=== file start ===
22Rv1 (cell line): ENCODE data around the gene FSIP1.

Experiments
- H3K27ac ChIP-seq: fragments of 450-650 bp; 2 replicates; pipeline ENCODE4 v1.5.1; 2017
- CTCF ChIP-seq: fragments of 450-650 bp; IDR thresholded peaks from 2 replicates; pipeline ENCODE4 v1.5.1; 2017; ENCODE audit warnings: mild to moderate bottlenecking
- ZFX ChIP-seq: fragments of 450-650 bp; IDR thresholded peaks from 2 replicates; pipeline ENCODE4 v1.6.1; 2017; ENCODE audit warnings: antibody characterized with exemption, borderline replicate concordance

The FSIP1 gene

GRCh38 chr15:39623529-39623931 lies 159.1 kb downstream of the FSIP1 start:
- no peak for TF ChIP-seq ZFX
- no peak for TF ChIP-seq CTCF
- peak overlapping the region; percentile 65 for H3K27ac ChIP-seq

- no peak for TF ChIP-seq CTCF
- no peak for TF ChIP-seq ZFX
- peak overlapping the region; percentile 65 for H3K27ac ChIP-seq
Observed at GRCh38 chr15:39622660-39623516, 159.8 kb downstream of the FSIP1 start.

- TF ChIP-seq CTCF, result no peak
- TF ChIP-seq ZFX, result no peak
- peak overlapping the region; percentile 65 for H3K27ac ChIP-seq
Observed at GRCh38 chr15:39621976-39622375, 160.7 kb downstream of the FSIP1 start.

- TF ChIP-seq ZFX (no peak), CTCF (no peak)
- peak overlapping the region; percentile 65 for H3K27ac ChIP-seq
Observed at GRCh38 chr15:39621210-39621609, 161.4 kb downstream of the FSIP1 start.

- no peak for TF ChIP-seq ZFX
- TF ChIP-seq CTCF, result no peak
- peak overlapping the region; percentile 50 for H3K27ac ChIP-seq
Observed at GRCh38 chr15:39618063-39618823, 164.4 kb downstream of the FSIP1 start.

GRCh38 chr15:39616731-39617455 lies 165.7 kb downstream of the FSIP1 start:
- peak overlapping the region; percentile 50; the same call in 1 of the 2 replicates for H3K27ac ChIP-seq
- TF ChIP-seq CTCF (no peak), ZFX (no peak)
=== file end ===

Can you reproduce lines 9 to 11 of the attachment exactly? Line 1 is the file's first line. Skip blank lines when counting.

- no peak for TF ChIP-seq CTCF
- peak overlapping the region; percentile 65 for H3K27ac ChIP-seq

- no peak for TF ChIP-seq CTCF